Language can be constricting, in particular when attempting to convey a cavalcade of visions and emotions – which is what a reading is. How we express ourselves is therefore of uttermost importance. One can never take for granted that the frame of reference is universal – quite the contrary. At my psychic circle we had this discussion the other week, on the gravity of words. This came to mind a couple of days ago, after I received an email reading from a psychic, who I accidentally came across online. I was perusing eBay for a few items, when I on a whim decided to type in “psychic reading” in the search bar. It resulted in pages and pages of psychics offering their services in bold letters along with portraits of them hunching over crystal balls and tarots cards. Curious, I clicked on a link of a psychic with ridiculously low prices but with rave reviews. Unable to resist such a bargain, I purchased a three question reading and emailed my personal information together with what I wanted to get answered. Now, I rarely get read myself, perhaps once or twice a year. Of course, I partake in psychic circles and classes, where we practice read each other all the time. However, I do not seek psychics out. My personal conviction is that readings should be a rarity. Too many times, I’ve encountered people addicted to readings, especially when I was working for a phone line. As with most things in life, moderation is key.

But going back to the reading, it was sent to me rather promptly. It wasn’t very eloquent and was missing punctuation throughout, but the gist was quite impressive – considering the modest rate. (I actually ended up visiting this psychic’s website, where I purchased a full reading for a lot more, but it was basically the same thing as the initial cheap reading – the same length, less than a page.) I’m not bringing up the spelling mistakes out of snobbery, but to illustrate a point. This person quite accurately outlined my life, without ever getting down to detail. Nevertheless, the generous use of the word “negative” was unfortunately off-putting. “Negative” was related to a trauma I experienced in my youth and which I according to them still was suffering from. Then they offered to cleanse my chakras in order to release me from this said “negativity”. Unlike many other psychics with this business model, this particular one wasn’t too pushy about it. The sad part is that I could relate to the trauma, and yes, it has shaped me in many ways. Plus being queer in this world tends to be traumatic. But I wouldn’t necessarily label it as negative, nor do I believe that a chakra cleansing would accomplish a lot. Quite frankly, I don’t believe in aura or chakra cleansing. Nor do the teachers at the Arthur Findlay College. The only one who can change your energetic field is you. Still this idea of aura cleansing persists – mainly in North America (where this psychic is from).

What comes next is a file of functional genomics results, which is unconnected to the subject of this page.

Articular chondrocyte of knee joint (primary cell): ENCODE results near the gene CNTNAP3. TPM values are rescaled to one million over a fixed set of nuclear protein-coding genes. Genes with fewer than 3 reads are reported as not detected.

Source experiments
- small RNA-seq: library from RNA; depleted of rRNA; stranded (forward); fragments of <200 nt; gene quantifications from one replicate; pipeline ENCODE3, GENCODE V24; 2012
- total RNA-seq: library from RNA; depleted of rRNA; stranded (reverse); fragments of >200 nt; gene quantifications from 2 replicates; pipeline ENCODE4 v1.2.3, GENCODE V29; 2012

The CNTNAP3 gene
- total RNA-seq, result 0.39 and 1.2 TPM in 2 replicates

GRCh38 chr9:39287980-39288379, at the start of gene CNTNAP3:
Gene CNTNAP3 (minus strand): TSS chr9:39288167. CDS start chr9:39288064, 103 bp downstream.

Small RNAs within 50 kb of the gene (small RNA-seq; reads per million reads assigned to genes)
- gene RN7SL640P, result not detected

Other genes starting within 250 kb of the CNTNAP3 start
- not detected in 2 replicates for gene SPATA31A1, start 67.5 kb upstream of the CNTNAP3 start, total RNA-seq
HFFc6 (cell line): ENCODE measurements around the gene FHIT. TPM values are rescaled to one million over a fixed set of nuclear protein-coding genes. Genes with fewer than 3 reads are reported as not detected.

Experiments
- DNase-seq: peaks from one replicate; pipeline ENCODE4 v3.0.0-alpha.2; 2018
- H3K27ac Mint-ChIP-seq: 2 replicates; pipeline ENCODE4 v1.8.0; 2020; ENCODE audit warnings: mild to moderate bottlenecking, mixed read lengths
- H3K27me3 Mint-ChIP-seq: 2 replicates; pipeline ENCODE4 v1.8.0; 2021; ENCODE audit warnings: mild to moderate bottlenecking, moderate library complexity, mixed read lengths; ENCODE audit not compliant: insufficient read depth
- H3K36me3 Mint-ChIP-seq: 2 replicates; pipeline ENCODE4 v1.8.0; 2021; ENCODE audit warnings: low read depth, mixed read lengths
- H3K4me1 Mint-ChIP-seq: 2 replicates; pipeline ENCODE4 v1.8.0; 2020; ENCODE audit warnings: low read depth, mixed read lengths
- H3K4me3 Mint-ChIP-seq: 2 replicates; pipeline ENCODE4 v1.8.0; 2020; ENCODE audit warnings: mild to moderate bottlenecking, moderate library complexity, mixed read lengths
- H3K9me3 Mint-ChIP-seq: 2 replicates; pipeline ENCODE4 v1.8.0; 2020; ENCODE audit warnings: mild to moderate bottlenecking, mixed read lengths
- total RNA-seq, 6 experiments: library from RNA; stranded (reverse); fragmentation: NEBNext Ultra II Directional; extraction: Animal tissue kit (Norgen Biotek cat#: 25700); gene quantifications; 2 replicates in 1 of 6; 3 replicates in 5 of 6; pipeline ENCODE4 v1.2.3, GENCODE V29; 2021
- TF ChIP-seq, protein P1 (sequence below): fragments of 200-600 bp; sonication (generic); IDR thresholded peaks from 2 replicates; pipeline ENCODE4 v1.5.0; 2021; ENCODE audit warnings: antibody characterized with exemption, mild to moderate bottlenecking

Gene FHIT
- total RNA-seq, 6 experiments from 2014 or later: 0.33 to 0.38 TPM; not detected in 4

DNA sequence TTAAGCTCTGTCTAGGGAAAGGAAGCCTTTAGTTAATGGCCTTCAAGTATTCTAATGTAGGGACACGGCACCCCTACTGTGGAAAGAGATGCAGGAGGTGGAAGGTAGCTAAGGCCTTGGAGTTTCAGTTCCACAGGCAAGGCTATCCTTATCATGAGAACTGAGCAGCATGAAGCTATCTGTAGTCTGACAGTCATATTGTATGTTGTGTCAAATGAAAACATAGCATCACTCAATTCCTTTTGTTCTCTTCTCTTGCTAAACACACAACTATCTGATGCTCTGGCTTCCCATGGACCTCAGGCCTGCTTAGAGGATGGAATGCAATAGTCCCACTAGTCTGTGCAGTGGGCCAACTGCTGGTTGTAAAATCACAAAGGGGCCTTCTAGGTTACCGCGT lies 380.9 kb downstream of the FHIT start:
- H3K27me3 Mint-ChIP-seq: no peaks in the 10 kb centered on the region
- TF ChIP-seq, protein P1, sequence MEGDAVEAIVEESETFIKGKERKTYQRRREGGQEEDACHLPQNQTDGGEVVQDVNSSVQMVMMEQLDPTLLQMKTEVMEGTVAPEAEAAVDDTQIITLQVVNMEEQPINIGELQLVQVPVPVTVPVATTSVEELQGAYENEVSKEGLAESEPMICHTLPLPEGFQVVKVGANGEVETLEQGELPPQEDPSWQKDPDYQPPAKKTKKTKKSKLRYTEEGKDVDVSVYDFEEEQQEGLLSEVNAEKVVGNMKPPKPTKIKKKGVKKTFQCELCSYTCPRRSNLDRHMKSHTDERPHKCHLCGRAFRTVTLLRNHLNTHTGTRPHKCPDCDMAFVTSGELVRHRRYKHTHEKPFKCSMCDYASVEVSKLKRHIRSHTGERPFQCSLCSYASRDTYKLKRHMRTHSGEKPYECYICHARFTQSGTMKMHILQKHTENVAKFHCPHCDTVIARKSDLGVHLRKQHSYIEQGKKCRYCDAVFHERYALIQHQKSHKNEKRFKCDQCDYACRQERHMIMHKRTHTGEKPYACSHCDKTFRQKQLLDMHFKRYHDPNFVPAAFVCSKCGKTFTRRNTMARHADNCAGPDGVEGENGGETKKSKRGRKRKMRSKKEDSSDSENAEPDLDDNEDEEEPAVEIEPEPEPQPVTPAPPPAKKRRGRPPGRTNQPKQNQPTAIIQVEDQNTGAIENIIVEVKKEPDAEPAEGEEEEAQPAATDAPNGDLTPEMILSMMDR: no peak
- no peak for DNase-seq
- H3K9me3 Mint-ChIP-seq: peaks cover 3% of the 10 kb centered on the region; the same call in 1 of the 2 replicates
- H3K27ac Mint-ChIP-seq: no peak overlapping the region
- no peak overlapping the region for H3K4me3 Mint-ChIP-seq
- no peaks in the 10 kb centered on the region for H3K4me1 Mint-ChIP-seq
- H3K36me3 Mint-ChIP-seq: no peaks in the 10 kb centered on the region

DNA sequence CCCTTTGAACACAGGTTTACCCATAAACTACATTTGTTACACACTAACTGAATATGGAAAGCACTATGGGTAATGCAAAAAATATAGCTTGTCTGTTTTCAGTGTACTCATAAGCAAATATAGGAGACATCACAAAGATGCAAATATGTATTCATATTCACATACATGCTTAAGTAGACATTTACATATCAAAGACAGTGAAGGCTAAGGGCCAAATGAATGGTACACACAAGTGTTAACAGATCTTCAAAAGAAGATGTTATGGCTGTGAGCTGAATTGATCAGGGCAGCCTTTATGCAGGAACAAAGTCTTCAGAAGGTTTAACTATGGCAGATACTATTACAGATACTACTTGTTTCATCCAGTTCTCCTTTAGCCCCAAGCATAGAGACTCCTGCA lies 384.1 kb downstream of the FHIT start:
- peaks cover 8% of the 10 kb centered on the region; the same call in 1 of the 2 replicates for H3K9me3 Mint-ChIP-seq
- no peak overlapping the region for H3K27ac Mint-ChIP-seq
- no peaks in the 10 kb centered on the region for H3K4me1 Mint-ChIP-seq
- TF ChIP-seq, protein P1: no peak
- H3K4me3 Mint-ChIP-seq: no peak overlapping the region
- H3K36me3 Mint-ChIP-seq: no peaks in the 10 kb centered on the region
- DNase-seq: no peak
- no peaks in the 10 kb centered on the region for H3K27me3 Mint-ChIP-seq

So the entire reading was littered with the word “negativity”, which is a shame seeing how many elements of it resonated with me. It made me wonder how a person less experienced with psychics would react to it. Would it frighten them? I got this reading out of sheer inquisitiveness, but what if I, like many clients, needed genuine help. Psychics are not psychologists, but we’re still professionals. As such we need to abide to a code of ethics and weigh our words carefully before sharing them with a client. A reading should be a constructive experience regardless of its content. I’d still recommend this particular psychic, but with a disclaimer to take with a grain a salt. Then again, not every psychic is for every person.